Looking ahead to PCORI’s second Annual Meeting, November 17–19, we asked several of the scheduled presenters to describe their journey into patient-centered outcomes research and discuss what the meeting’s theme, “Changing the Conversation about Health Research,” means to them. Join the conversation by using #PCORI2016 on Twitter.
Shannon is my third child. She turned 16 in August. She’s beautiful and has the attitude of a 16-year-old. However, although she understands most of what we say, she can’t communicate verbally. And she has seizures, doesn’t sleep well, has a lot of reflux, and her limbs swell.
Shannon has a rare disease called Phelan-McDermid syndrome. It is a genetic disease typically caused by a loss of the bottom segment of chromosome 22. The syndrome is a cause of autism, intellectual disabilities, and epilepsy. It’s a complicated syndrome that looks like a lot of other conditions, and it varies. Some kids are medically fragile, whereas others are able to go to school in mainstream classrooms and interact with peers.
Having a child with a rare disease can be isolating. I became active in the Phelan-McDermid Syndrome Foundation and PCORnet to not only connect with other families but to help answer questions like, Why are some kids with Phelan-McDermid syndrome different from others with the same condition? How can we improve the lives of our families, particularly through finding treatments and cures? That’s how I found myself where I am today, and how I’m going to help my daughter.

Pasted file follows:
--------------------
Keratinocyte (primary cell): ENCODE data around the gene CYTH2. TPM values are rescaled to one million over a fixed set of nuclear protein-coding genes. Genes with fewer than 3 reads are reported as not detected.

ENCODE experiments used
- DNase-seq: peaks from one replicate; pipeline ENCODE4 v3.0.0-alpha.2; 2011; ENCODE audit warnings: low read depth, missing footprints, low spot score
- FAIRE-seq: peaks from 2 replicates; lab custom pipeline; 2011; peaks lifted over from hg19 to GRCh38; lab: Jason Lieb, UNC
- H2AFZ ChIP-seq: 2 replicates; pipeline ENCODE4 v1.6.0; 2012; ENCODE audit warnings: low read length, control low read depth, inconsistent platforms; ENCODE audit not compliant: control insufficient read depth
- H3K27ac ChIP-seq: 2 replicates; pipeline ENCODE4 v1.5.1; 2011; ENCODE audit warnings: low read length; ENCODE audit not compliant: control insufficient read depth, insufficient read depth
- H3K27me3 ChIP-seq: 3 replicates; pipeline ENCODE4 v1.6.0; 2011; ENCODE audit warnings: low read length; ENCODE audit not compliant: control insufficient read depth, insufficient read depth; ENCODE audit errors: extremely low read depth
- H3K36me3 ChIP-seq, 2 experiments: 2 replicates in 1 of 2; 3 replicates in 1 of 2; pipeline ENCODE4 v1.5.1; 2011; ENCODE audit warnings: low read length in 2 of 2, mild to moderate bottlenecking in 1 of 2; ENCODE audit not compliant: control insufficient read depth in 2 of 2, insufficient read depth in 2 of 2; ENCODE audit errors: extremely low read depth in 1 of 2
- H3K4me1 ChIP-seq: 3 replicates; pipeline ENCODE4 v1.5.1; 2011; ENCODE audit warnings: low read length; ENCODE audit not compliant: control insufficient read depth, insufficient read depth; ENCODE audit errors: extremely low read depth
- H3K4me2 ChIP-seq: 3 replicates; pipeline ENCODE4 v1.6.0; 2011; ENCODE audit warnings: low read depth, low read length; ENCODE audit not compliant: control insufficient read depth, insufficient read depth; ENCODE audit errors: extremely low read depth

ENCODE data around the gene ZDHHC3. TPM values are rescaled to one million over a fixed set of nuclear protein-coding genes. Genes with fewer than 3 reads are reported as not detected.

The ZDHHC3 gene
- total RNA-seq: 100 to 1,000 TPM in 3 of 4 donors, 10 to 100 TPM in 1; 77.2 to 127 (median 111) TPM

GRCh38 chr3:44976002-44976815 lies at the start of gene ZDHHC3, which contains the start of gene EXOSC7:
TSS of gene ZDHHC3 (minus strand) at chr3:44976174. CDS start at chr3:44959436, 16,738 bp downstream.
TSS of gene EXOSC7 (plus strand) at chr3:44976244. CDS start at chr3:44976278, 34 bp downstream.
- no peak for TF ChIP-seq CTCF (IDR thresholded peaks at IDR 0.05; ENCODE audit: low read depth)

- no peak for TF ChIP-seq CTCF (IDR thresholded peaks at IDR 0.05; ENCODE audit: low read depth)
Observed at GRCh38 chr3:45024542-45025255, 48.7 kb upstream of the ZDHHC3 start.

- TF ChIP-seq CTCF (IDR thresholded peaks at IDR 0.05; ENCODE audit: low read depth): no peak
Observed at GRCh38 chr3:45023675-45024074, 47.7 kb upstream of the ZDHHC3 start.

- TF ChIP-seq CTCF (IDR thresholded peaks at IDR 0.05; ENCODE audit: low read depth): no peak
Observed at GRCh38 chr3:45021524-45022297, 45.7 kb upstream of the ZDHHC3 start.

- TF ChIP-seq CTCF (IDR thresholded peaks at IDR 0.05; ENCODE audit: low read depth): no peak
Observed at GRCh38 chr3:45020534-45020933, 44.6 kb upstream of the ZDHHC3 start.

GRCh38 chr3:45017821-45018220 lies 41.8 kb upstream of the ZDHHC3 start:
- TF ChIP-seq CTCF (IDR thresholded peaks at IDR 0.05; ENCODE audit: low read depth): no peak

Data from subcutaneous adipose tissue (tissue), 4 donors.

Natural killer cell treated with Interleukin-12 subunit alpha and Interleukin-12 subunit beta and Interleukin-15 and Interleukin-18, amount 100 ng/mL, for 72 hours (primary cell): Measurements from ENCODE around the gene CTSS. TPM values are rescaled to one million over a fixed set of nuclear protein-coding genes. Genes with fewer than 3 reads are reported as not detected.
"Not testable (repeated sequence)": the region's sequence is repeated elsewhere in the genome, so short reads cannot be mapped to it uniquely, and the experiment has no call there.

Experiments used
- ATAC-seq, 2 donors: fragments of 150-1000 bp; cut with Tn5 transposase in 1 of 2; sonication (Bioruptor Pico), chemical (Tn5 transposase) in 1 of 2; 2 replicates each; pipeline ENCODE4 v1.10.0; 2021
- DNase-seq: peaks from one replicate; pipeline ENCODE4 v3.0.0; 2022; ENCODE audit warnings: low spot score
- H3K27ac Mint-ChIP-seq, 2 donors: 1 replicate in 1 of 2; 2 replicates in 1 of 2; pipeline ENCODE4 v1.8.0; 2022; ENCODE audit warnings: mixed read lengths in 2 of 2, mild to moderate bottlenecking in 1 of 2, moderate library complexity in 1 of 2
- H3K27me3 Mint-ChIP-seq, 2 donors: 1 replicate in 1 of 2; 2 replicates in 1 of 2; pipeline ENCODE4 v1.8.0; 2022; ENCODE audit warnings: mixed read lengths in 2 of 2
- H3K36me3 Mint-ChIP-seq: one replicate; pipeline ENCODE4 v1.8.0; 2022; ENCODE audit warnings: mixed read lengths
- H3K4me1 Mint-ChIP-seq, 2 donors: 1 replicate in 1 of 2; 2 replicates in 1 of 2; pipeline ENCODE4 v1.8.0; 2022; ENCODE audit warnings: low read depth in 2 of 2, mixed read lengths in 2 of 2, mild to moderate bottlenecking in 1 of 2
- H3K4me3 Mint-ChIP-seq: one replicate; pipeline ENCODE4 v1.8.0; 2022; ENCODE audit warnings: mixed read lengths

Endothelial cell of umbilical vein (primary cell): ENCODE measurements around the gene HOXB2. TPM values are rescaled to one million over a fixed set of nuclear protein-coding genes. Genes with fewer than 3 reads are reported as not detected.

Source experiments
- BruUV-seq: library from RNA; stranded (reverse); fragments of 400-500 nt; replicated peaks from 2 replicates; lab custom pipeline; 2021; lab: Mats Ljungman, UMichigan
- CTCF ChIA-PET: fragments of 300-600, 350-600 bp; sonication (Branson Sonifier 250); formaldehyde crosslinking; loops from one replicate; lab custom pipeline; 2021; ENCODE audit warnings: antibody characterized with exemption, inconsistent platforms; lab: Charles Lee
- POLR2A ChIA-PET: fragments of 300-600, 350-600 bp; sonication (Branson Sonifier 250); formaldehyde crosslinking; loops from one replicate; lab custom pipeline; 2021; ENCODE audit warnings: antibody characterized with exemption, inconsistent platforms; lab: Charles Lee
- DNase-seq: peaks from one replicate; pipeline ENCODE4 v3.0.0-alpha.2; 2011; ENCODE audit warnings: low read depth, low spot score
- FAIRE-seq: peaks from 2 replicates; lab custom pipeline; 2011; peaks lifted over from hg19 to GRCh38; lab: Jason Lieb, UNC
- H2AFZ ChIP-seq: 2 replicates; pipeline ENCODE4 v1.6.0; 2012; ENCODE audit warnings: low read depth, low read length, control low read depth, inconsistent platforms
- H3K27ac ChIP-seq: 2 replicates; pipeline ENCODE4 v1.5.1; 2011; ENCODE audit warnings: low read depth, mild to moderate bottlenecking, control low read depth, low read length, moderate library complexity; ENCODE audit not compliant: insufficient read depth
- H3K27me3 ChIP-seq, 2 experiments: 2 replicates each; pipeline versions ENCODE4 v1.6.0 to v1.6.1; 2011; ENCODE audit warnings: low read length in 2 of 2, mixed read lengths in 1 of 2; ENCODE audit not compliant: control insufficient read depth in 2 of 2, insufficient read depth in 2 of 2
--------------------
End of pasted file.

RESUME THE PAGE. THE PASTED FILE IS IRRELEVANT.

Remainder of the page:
Diagnosed through Genetic Testing
When Shannon was a baby, she was missing her milestones. At first I thought, “She’s just doing everything late.” After working with our doctors, we learned through genetic testing when she was 8 months old that she has Phelan-McDermid syndrome. At the time, I was told she was only the 35th known case of Phelan-McDermid syndrome. Today, we know of 1,400.
There are no specific treatments for the syndrome, though you can treat some of the individual symptoms. We have no idea what life with the condition through adulthood looks like. Like many other rare diseases, it has not been adequately studied.
In 2011, I helped to establish and became the principal investigator of the Phelan-McDermid Syndrome International Registry. For years, we worked to identify families and enroll them in the registry, hoping that by centralizing information about families in one place, it would be easier to involve them in research studies. We also worked with families and researchers to develop questionnaires to better characterize our community. But I never could have predicted that this registry would have perfectly set us up to apply for funding from PCORI to do even more.
Today, we are the Phelan-McDermid Syndrome Data Network, one of the 33 PCORnet networks. We build on our existing patient registry by integrating data from questionnaires with information extracted from patient health records. The network has already registered about 600 patients and their families, and we are now closer than ever to having actionable data to not only help researchers help our kids, but lead the research ourselves.
We’re a very rare community. But we also live within the more-common communities of autism or intellectual disability or epilepsy. What we learn could benefit all those other communities. If we were to find a way to improve our children’s attention, for example, or help them learn to communicate better, untold numbers of people could benefit from it.